Mayor Blasts Oakland/Alameda Freeway Plan
3:49 PM PDT on October 23, 2020
The Mayor of the city of Alameda, Marilyn Ezzy Ashcraft, does not believe the Oakland Alameda Access Project (OAAP), will fulfill its stated goal to better connect her city with Oakland. OAAP is a $75 million Caltrans and Alameda County joint project to reconfigure the auto connections between the Nimitz Freeway in Oakland and the Webster and Posey tubes to Alameda.
In a letter to Lindsay Vivian, Chief, Office of Environmental Analysis, Caltrans District 4 and Trinity Nguyen, Director of Project Delivery Alameda County Transportation Commission, Ashcraft wrote that the project will not "...improve transit, bicycle or pedestrian access between Alameda and Oakland, and will not reduce overall automobile traffic, congestion, or the greenhouse gas emissions generated by automobile travel between Alameda and Oakland."
Advocates, such as John Bauters, a Councilmember for the City of Emeryville and a commissioner with the Bay Area Air Quality Management District, were quick to back up the sentiment with a tweet that includes the full contents of Ashcraft's letter. Bauters is also vice chair of the Alameda County Transportation Commission (ACTC), one of the partners on the project:
As seen in the letter, Ashcraft does support some portions of the project planned for Oakland, including removing the Broadway offramp through Oakland's Chinatown and re-configuring other ramps to directly connect the tunnels to the freeway, to remove through traffic from Chinatown's streets.
However, as Streetsblog previously pointed out, it's clear the goal of the designs has nothing to do with a desire to make Chinatown streets safer or help reconnect neighborhoods. The traffic planners who created the project also want to widen and lengthen the Oak Street off-ramp to make sure just as many cars end up traveling through Chinatown, just from a different direction. The project also includes removing a sidewalk entirely from a section of Jackson Street, so motorists on their way from Alameda to the Nimitz Freeway won't be delayed by those pesky pedestrians crossing fifth street.
Bike lanes in the project are clearly designed as sops, put there because Caltrans is under enormous pressure to include "complete streets" elements in new projects. That's why, as seen in the lead image, "improved" bike and ped paths in the tunnel are featured in the design, even though bike advocates of all stripes have panned this part of the plan as ludicrous, given the pollution and intense noise in the tube (note the picture of the jogger running in the Posey Tube, an almost laughable depiction).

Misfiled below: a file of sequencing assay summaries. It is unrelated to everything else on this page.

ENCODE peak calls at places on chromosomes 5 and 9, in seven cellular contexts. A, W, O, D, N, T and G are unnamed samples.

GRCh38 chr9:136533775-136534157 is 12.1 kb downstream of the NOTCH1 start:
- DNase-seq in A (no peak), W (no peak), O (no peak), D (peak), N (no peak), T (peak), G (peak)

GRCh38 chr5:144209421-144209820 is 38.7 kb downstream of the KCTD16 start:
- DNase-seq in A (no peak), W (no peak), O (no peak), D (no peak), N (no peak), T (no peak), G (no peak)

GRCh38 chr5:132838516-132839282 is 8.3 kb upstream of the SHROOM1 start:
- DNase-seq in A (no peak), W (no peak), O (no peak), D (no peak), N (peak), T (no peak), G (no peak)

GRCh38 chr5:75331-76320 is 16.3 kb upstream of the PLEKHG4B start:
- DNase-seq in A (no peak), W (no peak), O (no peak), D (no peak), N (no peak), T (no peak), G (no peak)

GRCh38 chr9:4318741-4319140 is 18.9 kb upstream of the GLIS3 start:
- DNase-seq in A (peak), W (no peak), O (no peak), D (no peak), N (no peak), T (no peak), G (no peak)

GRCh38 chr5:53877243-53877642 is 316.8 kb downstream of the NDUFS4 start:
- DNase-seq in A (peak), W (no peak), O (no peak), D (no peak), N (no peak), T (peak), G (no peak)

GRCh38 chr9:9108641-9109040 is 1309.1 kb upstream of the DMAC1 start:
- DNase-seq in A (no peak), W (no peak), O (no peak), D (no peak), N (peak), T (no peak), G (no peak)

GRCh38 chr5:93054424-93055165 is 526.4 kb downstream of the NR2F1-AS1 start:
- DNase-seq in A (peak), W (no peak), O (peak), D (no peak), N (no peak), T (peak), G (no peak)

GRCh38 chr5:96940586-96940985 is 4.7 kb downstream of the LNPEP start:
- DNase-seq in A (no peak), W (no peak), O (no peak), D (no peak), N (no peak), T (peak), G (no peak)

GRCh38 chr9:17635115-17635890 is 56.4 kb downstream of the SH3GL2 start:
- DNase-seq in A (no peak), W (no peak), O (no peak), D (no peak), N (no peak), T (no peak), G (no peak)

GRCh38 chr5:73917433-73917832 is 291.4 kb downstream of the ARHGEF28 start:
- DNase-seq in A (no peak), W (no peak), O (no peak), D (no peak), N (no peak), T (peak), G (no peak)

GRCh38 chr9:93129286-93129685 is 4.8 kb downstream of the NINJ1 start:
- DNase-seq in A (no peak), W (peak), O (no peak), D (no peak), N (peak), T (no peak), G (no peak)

Robert Prinz of Bike East Bay was also critical of the bikeways proposed for the Oakland side of the project. "The proposal in the Environmental Impact Report builds 3 of the bikeways from the Oakland bike plan (green), blocks 3 more (red), and ignores 3 (orange). It also ignores 2 important potential east-west bike connections (3rd St & 7th St)," he wrote in a post on social media, along with this map:
And Denyse Trepanier of Bike Walk Alameda summed it up simply in this tweet:
As reported previously, the OAAP is being developed by the same people who built a traffic hellscape in the Jingletown portion of Oakland, where local streets were replaced by massive aerial ramps that are absolutely hostile to anyone not in a car or truck. These planners have already proven they are not qualified (or not interested) in improving conditions for people who bike, walk or take public transportation. The newly released environmental documents for the OAAP, as well as previous iterations, clearly shows that.
In Streetsblog's view, huge sums of billable hours have been wasted on designs and outreach with nothing useful to show for it. The OAAP should be scrapped and its funds redirected towards building a pedestrian and bicycle lift bridge over the estuary. OaklandDOT should also be given a portion of the money towards making Chinatown streets safer and completing existing plans to build protected bike lanes and safe pedestrian infrastructure between downtown and Jack London Square.
Editor's Note: in the interest of full disclosure, the writer of this blog, Roger Rudick, lives close to this project.
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